Notes on Linear Algebra

Warning for people trying to learn from these notes: I do linear algebra in a somewhat nonstandard way. Most linear algebra courses use the real and complex numbers. I use other number systems, which I describe in the first section on rings. You can still read a lot of the notes if you are just familiar with the real and complex numbers. If you notice that an example or discussion talks about "Z2" or "Z5" or something like that, it's a tipoff that it uses the "nonstandard" stuff. If you're taking a course which just uses the real and complex numbers, you could just ignore those examples or discussions. (Or you could read everything and surprise your instructor!)

A lot of the stuff that follows is directed toward instructors.

These are notes for a course in linear algebra. Students taking this course at Millersville University are assumed to have had, or be currently enrolled in, Calculus 3. Our Calculus 3 course covers vectors in 3 dimensions, including dot and cross products. Hence, my notes don't spend much time on basic vector arithmetic, since it would be redundant for our students. I may eventually say something about cross products as a digression in the sections on determinants, but right now they are not covered. Dot products occur as a special case of inner products in a later section. There are several sections on this material in my Calculus 3 notes.

There are several things about these linear algebra notes that are a little unusual. The most significant is that I've done as much linear algebra as possible over fields of nonzero characteristic. In practice, I confine myself to examples over the integers mod 2, 3, and 5, but I think this is enough to get the point across. To this end, the first section discusses commutative rings with identity and fields.

(This may worry some instructors, but after teaching this way for many years I found it isn't a big deal. Students don't seem to have that much trouble with modular arithmetic, given some practice. And it makes a lot of the matrix computations very clean and simple when you're working over (say) Z3! I also think modular arithmetic deserves to be more widely taught. A typical proof of something in linear algebra where the ground ring is a commutative ring with identity rather than a field uses algebraic facts like commutativity of addition that everyone takes for granted. So if you just do the proof without belaboring the fact that the ground ring isn't a field, it doesn't cause any confusion or puzzlement.)

Determinants are defined axiomatically, over a commutative ring with identity, and I think I've given complete proofs of all the results. The axiomatic presentation makes sense to me (probably because that was the way I learned linear algebra from the text by Hoffman and Kunze as an undergrad). It's a good opportunity to show students how an object can be defined by properties. Then you show it exists by construction, and finally you show it's unique.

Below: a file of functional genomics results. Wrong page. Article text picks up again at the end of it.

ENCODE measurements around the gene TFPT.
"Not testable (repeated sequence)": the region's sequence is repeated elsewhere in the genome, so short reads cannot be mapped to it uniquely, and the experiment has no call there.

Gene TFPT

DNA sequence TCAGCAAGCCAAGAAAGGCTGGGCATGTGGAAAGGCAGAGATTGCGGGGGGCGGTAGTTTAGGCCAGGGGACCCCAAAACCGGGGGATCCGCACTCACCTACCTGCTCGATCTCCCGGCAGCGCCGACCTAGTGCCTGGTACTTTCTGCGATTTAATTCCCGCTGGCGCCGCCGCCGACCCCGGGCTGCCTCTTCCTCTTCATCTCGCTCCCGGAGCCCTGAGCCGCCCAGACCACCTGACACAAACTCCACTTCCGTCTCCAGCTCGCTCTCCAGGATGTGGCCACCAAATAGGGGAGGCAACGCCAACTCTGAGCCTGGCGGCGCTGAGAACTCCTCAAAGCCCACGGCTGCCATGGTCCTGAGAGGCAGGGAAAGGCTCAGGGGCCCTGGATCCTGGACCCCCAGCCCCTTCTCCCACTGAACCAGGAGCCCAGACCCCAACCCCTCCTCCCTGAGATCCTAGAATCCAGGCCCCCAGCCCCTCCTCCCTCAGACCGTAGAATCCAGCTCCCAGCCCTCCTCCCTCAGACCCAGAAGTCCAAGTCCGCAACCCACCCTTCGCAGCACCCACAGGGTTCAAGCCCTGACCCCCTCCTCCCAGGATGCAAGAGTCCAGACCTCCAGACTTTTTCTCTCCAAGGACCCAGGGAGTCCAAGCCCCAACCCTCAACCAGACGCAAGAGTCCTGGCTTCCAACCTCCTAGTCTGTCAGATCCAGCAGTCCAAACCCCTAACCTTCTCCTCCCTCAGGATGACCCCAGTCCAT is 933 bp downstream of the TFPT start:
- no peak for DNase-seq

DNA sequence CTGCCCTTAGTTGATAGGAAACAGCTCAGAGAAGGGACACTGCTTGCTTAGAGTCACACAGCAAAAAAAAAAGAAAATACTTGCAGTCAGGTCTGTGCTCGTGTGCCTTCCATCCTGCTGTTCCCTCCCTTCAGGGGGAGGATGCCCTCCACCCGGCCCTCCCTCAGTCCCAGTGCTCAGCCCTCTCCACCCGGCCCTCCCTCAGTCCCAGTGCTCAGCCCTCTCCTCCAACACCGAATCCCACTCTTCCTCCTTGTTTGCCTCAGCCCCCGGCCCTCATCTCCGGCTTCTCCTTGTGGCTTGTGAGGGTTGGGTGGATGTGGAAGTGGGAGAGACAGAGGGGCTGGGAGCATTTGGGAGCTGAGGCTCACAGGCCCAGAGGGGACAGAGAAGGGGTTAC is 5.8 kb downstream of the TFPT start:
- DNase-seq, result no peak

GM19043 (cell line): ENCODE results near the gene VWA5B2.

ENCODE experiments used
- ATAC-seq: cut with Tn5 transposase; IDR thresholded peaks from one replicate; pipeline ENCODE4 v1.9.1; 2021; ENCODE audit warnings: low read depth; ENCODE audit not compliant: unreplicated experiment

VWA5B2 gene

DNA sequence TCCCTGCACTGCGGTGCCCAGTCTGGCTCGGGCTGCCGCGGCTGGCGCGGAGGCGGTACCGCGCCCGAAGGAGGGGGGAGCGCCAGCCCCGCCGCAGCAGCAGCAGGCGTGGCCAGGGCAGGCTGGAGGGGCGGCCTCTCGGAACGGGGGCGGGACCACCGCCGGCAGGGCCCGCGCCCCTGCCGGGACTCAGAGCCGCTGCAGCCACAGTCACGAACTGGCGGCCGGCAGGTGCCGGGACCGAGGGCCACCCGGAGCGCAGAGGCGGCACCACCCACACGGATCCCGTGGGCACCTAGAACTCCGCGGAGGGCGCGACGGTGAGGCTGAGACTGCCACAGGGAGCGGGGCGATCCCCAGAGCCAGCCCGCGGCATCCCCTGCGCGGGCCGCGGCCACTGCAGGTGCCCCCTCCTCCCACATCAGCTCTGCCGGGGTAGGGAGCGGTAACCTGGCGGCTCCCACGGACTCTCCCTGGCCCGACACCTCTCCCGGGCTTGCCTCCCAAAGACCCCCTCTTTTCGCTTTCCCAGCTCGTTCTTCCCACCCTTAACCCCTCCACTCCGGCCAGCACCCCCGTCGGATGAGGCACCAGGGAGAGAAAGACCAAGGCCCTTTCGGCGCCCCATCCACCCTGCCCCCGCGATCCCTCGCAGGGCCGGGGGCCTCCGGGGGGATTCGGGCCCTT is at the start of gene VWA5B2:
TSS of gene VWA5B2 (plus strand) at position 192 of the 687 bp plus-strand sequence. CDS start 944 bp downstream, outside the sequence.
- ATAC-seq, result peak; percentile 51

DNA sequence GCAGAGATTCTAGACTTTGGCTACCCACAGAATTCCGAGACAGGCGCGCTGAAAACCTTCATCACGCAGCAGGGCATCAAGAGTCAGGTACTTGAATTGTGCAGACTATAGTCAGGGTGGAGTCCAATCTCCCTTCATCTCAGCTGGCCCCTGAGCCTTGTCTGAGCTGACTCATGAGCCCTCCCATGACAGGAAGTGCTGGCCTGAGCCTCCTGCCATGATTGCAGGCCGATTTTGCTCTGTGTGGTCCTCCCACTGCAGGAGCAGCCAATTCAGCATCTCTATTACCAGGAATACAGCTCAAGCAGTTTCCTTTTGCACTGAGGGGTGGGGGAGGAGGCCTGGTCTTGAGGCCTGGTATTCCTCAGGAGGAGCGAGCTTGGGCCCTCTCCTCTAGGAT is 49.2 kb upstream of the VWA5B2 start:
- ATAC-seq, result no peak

Doing determinants over a commutative ring with identity is actually no harder than doing determinants over a field: The algebraic manipulations in the proofs rarely make any reference to the number system you're working in. Also, you will later use determinants with entries in a polynomial ring to compute eigenvalues. I've given a lot of computations of determinants (via row reduction and cofactor expansion) with all the steps shown.

In general, I feel having careful proofs and axiomatics in the notes is okay as long as there are lots of examples, and as long as you cover the rigorous stuff in class only as appropriate for the particular course. You are not required to say or read everything! I try to give enough examples with all the details shown that, even in the worse case if someone ignored all the proofs, they would at least be able to learn how to do computations.

Finally, the algorithm for the computation of the exponential of a matrix uses an approach which I believe is due to Richard Williamson. Of the approaches I've seen, it seems to be the simplest for hand computation, and (except for computing the eigenvalues, which is always an issue), can be implemented in computer algebra systems with little difficulty. If you haven't seen it, take a look - it's really neat!

[May 10, 2023] The notes have been revised through the section on null space. In addition, I revised the notes on the matrix exponential to fix some typos and improve the wording.

When the notes are in better shape, I would like to add exercises. (I have some from the courses I taught, but I need to revise them and add more.)

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